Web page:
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Número de publicaciónUS9449205 B2
Tipo de publicaciónConcesión
Número de solicitudUS 14/577,037
Fecha de publicación20 Sep 2016
Fecha de presentación19 Dic 2014
Fecha de prioridad22 Jul 2010
También publicado comoEP2596453A1, EP2596453B1, EP3086258A1, US8659397, US8933791, US20120019399, US20140166754, US20150102913, US20170004334, WO2012012239A1
Número de publicación14577037, 577037, US 9449205 B2, US 9449205B2, US-B2-9449205, US9449205 B2, US9449205B2
InventoresRob Vargo, Ryan Zoschg, Edward Charles Borgoyn, Mike Naughton
Cesionario originalVocollect, Inc.
Exportar citaBiBTeX, EndNote, RefMan
Enlaces externos: USPTO, Cesión de USPTO, Espacenet
Method and system for correctly identifying specific RFID tags
US 9449205 B2
Resumen
A system and method for identifying a specific RFID tag includes RFID reader circuitry, such as within an RFID reader, configured for sending and receiving RF signals to detect RFID tags and for obtaining signal parameter information associated with the RFID tags. Processing circuitry is configured for using the signal parameter information for one or more tags of the RFID tags and calculating a tag score for the one or more RFID tags. The processing circuitry is further configured for determining a specific RFID tag using the tag scores for the one or more RFID tags.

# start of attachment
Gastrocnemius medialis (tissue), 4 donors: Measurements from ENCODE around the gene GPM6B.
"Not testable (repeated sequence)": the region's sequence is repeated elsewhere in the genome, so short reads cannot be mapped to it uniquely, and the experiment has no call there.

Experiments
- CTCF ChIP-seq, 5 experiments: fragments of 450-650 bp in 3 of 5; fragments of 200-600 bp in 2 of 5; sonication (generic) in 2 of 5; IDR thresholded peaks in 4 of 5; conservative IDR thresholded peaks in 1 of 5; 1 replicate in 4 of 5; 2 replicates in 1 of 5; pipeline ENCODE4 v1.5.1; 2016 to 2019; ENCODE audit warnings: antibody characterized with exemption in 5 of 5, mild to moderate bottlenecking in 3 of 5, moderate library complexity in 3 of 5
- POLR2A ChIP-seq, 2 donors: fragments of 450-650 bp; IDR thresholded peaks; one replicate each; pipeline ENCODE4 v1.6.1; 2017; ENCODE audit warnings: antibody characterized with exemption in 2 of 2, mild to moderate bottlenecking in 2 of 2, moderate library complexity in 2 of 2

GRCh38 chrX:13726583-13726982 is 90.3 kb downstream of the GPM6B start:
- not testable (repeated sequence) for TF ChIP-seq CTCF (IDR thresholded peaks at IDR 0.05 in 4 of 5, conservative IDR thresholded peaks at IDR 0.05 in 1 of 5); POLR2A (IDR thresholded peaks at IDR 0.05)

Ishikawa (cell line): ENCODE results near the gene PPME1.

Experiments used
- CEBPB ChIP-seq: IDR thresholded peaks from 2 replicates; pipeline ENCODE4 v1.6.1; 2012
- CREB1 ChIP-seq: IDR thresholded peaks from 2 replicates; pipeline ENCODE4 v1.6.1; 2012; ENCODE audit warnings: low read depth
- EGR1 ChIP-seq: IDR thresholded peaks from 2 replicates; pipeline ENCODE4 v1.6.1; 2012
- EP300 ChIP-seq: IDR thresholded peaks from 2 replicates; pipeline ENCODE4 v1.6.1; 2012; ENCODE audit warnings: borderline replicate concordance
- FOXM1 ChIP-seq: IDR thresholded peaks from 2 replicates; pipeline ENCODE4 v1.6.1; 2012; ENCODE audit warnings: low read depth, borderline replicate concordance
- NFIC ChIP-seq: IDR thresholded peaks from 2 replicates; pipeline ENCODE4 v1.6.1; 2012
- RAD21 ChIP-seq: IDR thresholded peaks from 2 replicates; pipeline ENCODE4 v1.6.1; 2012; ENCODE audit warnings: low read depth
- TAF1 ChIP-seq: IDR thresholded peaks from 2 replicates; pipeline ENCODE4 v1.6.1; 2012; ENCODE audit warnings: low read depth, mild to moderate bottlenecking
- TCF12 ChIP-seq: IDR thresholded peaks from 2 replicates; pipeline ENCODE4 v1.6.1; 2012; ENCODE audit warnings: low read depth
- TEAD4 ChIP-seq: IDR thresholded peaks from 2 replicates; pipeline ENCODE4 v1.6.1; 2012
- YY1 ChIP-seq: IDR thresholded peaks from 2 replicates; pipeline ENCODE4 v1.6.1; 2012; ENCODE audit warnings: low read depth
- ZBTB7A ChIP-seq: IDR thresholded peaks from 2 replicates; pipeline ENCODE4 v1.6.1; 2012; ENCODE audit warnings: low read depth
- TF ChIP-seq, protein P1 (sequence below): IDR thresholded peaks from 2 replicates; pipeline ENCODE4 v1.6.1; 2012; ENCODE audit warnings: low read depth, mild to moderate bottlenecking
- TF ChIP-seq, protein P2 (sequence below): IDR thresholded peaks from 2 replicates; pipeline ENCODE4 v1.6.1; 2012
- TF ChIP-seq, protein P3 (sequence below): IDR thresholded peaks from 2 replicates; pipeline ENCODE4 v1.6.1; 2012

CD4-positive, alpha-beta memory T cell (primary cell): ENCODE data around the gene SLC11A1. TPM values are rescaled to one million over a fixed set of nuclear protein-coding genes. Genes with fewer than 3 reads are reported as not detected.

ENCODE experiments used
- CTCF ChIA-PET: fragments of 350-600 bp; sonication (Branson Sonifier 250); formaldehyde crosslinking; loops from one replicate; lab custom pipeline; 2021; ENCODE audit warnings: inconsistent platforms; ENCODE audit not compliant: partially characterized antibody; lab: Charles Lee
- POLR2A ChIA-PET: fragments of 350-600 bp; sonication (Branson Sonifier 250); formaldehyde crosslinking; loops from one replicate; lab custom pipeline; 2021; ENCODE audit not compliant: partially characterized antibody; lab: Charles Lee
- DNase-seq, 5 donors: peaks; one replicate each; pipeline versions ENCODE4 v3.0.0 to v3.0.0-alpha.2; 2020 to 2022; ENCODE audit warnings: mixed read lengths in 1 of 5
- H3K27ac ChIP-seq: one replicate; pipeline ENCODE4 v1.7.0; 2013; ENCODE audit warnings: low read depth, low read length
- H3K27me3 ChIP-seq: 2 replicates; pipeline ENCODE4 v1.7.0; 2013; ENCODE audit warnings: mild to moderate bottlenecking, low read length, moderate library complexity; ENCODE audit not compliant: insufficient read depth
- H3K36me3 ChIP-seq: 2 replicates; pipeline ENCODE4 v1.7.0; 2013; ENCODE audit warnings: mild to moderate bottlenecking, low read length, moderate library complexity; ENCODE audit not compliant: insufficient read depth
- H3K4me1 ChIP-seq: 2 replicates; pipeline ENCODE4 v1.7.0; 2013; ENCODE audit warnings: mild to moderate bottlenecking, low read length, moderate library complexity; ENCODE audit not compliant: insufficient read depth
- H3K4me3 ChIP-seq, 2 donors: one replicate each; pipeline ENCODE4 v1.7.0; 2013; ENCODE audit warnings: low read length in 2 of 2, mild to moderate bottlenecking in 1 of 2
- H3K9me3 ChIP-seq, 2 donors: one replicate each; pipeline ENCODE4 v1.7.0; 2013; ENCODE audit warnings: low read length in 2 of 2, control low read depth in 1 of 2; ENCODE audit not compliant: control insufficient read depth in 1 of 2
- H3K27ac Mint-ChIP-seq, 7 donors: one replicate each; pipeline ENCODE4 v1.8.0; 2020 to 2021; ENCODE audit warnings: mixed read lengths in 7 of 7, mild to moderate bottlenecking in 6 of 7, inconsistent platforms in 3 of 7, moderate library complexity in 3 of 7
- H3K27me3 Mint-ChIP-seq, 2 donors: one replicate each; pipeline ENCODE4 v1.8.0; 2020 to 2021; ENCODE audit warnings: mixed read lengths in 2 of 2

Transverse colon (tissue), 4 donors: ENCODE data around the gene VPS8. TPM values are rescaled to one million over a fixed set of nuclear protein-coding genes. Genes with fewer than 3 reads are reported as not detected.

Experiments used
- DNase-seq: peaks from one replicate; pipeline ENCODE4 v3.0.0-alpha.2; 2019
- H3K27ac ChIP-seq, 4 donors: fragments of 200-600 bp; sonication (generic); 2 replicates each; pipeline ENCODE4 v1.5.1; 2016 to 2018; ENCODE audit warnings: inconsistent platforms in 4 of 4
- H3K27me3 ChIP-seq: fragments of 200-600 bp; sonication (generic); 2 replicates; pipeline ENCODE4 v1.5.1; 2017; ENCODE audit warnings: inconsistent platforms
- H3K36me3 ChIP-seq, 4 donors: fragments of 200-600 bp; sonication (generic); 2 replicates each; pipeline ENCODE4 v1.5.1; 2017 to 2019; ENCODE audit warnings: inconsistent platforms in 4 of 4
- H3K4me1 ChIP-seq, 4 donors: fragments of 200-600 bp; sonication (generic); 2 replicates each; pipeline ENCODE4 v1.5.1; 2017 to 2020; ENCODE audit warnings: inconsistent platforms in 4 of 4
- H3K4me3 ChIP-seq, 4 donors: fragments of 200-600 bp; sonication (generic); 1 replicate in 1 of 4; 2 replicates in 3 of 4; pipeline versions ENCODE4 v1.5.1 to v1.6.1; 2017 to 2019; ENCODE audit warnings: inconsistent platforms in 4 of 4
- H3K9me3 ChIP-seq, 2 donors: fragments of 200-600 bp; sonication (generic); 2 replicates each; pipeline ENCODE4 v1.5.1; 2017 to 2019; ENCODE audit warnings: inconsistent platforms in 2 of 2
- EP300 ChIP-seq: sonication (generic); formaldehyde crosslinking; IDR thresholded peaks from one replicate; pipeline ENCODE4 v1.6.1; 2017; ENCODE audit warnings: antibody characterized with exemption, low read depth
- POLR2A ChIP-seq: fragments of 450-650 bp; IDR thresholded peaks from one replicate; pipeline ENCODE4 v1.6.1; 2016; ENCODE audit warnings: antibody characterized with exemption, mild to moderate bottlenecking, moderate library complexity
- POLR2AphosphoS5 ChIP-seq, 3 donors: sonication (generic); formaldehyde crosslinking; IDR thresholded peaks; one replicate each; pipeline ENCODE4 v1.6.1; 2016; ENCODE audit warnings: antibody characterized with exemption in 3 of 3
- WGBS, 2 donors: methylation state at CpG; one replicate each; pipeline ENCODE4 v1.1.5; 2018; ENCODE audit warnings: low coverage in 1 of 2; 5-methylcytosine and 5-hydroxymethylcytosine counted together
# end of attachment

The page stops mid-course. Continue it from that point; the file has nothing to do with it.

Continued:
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Reclamaciones(20)
What is claimed is:
1. A method for identifying a specific RFID tag, the method comprising:
sending and receiving RF signals, using an RFID reader, to detect RFID tags and obtain signal parameter information associated with the RFID tags;
determining a received signal strength indication (RSSI) value for each of the RFID tags;
determining an occurrence frequency value for each of the RFID tags;
calculating a tag score for each of the RFID tags using both the RSSI value and occurrence frequency value for the respective RFID tags;
determining a difference between a highest tag score of the calculated tag scores for the RFID tags and a next highest tag score of the calculated tag scores for the RFID tags; and
comparing the difference with a first threshold value; and
identifying the RFID tag having the highest tag score as the specific RFID tag in response to the difference being greater than the first threshold value.
2. The method of claim 1 further comprising selecting the RFID tag associated with the highest tag score as the specific RFID tag.